Though not carrying a lamp, Falls Church City Councilman Phil Duncan has been spending the lazy month of August Diogenes-style, meandering between an array of local meetings to see where he can find any interest in some “outside the box” thinking about future capital improvement projects. He’s brought the matter up at the City Council’s only meeting of the month, at the Library Board and this Monday was present when it was brought up briefly at the Planning Commission.
According to his reports, there has been a loud and emphatic opposition to the notion of some fresh approaches to the expansions and renovations of three important City buildings – Mt. Daniel Elementary, the Mary Riley Styles Public Library, and City Hall – in conjunction with the construction of a new high school to replace the current George Mason High structure.
Almost everyone seems to be locked in to treating each of these projects as discrete and separate, taking an uncreative “three yards and a cloud of dust” approach to muddling forward in each case in a manner defined and constrained by what’s already there.
But we are talking about expending almost $150 million in taxpayer dollars on these projects in the next few years. That’s a huge sum for the Little City, unlike anything that’s been done before. One would think that with such an enormous set of expenditures at stake, it would be wise for the City’s key decision makers to allow themselves an examination of a wider set of options than they’ve had so far.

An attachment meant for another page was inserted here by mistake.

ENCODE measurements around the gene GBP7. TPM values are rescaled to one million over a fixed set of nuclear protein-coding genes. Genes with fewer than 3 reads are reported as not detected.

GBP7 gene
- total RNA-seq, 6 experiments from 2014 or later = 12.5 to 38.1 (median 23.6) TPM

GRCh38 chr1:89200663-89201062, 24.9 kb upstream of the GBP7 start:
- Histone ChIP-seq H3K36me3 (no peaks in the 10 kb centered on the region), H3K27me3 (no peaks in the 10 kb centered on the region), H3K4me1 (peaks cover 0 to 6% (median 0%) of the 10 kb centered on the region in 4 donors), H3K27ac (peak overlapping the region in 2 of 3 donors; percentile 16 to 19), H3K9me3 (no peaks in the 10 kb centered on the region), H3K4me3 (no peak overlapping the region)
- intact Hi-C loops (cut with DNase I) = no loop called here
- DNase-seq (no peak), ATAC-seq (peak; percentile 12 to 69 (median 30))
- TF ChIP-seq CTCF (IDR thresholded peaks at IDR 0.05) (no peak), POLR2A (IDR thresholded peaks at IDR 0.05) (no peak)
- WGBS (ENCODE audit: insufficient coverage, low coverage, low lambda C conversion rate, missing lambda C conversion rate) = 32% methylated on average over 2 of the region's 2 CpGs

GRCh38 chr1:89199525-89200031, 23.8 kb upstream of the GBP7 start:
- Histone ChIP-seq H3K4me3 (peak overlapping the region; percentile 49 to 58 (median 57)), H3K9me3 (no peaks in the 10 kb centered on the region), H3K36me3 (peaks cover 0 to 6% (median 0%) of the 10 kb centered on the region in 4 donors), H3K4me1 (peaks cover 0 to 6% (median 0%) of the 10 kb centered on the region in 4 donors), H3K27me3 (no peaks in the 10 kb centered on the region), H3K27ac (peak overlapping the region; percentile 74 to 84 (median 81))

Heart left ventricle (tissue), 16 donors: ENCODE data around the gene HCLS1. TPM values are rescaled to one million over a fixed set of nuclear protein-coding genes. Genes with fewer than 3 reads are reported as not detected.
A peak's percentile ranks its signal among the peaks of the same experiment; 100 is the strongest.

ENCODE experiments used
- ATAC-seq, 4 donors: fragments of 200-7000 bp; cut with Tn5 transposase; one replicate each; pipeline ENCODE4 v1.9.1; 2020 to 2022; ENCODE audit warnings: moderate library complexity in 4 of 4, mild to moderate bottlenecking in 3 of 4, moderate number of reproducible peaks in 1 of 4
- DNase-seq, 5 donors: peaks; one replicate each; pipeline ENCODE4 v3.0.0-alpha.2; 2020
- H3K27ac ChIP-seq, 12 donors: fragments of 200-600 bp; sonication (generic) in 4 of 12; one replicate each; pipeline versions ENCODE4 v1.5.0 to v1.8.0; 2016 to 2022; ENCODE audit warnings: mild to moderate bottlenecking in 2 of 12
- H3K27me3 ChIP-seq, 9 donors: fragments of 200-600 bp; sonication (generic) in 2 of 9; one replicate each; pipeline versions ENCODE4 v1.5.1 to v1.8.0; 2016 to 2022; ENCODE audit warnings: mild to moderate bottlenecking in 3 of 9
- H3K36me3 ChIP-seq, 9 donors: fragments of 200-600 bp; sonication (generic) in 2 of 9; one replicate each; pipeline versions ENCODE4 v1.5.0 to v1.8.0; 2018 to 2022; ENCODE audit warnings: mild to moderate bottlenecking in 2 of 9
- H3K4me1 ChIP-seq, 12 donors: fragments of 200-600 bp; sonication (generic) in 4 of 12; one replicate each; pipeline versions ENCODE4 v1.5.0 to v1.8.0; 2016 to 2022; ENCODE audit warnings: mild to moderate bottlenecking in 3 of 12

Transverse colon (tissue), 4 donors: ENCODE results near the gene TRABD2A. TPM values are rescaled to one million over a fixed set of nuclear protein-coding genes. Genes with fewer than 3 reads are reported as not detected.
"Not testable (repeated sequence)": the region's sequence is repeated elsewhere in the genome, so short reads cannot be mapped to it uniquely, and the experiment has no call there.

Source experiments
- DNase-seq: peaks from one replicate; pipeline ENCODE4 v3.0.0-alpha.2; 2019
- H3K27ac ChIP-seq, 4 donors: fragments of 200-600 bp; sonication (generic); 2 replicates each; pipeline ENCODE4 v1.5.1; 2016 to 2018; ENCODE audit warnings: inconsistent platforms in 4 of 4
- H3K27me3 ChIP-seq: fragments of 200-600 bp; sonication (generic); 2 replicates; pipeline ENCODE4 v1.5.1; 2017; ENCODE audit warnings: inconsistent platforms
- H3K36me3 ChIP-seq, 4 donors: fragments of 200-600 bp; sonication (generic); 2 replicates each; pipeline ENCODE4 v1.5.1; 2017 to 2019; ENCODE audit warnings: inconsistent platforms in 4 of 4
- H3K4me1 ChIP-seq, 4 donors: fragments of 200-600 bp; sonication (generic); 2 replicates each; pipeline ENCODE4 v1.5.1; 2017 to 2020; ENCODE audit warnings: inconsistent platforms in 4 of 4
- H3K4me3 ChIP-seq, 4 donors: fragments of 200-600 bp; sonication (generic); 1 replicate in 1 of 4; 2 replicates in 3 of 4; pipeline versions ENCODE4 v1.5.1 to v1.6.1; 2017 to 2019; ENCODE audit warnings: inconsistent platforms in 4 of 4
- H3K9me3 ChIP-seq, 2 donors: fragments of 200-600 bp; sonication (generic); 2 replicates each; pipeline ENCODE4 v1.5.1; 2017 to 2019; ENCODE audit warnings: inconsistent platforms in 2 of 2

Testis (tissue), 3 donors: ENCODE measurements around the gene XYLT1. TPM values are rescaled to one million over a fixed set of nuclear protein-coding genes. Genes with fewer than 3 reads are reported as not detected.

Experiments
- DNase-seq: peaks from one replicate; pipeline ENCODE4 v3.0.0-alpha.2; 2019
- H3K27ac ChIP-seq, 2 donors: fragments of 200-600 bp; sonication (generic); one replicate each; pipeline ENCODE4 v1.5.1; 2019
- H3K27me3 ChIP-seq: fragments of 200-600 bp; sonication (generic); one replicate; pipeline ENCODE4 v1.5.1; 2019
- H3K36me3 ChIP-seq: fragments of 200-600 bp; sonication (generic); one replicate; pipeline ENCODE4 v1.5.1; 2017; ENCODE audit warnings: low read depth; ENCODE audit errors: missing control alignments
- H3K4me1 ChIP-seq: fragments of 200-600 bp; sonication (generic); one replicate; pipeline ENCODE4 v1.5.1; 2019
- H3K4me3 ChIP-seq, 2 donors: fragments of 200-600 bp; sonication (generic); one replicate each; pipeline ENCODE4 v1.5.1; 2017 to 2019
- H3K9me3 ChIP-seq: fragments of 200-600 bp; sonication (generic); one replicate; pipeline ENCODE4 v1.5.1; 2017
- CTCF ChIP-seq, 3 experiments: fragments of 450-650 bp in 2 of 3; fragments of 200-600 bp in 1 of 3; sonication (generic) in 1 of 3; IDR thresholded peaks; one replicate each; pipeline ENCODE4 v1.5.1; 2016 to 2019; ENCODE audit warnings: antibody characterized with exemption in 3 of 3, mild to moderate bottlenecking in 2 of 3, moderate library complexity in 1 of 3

After all, there is built into the Planning Department’s second Small Area Plan, the one for the S. Washington St. area, a considerable commitment to a large “municipal center” area that would encompass the current Tower Square Shopping Center and the Episcopal Church-owned now vacated strip mall along Fairfax St. Presumably, that would become home to a new municipal complex to include a new city hall, police headquarters and library.
It could be state-of-the-art and far less costly than the current approach, as it could, in ways done effectively in neighboring Arlington, for example, be developed in conjunction with private office and even residential spaces to significantly lower the cost of construction to the taxpayer.
The prospects of moving Mt. Daniel off its current site and selling that valuable seven acres of land, would also be opened up by a serious conversation of new options, including less costly ways of dealing with the high school’s need for new buildings.
Is it too late to begin considering such options by now? “Too late” is only when the taxpayer dollars are raised and the construction begun according to the current inertia. Fearing change and something new is a natural human tendency, but progress occurs only when they are suppressed in service to a higher good. There should at least be a “time out” for a serious look at new ideas.